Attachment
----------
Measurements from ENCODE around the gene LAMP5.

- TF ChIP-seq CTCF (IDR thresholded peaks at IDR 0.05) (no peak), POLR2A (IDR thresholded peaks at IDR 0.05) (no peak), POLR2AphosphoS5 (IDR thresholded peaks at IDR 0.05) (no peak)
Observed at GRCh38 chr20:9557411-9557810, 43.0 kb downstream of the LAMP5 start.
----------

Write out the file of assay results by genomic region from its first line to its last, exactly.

Measurements from ENCODE around the gene LAMP5.

- TF ChIP-seq CTCF (IDR thresholded peaks at IDR 0.05) (no peak), POLR2A (IDR thresholded peaks at IDR 0.05) (no peak), POLR2AphosphoS5 (IDR thresholded peaks at IDR 0.05) (no peak)
Observed at GRCh38 chr20:9557411-9557810, 43.0 kb downstream of the LAMP5 start.